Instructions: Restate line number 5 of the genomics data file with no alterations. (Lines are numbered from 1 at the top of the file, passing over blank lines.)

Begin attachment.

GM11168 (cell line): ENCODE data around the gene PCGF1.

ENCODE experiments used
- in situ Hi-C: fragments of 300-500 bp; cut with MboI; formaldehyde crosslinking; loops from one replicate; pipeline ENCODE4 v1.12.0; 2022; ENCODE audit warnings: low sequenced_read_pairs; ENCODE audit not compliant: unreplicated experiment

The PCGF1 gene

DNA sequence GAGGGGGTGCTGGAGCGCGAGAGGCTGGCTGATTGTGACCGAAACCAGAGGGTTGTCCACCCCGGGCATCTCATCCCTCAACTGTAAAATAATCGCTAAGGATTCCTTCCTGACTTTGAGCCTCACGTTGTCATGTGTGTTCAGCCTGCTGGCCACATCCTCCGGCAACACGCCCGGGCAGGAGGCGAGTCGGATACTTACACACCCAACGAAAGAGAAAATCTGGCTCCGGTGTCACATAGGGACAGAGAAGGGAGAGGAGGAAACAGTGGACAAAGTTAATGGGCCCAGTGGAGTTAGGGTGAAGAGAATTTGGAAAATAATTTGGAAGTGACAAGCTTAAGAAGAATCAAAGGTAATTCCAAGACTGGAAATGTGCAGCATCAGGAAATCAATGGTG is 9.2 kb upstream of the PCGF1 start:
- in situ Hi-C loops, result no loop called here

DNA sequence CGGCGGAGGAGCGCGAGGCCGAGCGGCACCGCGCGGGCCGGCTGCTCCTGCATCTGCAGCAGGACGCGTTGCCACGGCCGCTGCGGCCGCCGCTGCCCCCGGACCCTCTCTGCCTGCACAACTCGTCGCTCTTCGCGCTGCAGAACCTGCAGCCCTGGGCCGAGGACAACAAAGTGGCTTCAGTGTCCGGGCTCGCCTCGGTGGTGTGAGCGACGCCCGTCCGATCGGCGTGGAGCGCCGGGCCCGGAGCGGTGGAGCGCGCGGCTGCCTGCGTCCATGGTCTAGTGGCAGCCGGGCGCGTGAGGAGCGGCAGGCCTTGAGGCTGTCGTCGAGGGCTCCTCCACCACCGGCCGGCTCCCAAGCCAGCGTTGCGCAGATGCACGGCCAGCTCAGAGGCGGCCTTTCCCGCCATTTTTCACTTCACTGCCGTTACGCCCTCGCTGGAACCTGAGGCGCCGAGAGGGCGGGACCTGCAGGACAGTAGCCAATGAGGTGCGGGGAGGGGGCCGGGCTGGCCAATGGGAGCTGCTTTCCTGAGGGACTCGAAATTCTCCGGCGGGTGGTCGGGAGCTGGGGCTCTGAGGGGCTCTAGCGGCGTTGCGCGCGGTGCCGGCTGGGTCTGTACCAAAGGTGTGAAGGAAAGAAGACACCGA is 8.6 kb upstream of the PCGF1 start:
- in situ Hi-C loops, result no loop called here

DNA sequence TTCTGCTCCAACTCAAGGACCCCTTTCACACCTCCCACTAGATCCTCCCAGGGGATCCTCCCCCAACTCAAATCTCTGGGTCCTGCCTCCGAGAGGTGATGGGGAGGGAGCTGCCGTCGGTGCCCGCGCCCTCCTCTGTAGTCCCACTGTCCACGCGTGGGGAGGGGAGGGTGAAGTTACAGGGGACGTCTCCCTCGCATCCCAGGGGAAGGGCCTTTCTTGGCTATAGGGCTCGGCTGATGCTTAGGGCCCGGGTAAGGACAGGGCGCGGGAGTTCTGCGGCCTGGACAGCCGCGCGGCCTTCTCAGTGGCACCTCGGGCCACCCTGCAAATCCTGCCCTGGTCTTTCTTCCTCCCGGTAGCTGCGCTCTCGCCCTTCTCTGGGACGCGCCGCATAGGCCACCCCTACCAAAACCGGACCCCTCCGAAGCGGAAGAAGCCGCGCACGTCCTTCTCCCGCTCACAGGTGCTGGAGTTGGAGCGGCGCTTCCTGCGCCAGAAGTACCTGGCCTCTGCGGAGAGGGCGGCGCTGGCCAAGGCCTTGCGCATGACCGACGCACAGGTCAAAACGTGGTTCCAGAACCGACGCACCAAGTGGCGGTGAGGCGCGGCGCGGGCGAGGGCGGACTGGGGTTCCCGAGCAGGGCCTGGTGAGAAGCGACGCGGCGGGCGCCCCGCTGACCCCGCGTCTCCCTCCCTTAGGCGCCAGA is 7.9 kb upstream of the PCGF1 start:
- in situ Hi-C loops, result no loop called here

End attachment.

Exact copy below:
DNA sequence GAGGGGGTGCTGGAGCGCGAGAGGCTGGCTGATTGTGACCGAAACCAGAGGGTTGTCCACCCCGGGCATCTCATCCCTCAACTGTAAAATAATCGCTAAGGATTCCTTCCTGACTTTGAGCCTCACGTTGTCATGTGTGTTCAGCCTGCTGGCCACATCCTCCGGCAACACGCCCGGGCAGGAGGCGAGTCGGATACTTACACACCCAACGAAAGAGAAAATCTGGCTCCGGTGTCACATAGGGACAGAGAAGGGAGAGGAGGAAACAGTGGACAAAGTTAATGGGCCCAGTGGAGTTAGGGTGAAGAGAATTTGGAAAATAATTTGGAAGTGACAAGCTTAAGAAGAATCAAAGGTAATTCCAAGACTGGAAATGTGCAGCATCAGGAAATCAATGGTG is 9.2 kb upstream of the PCGF1 start: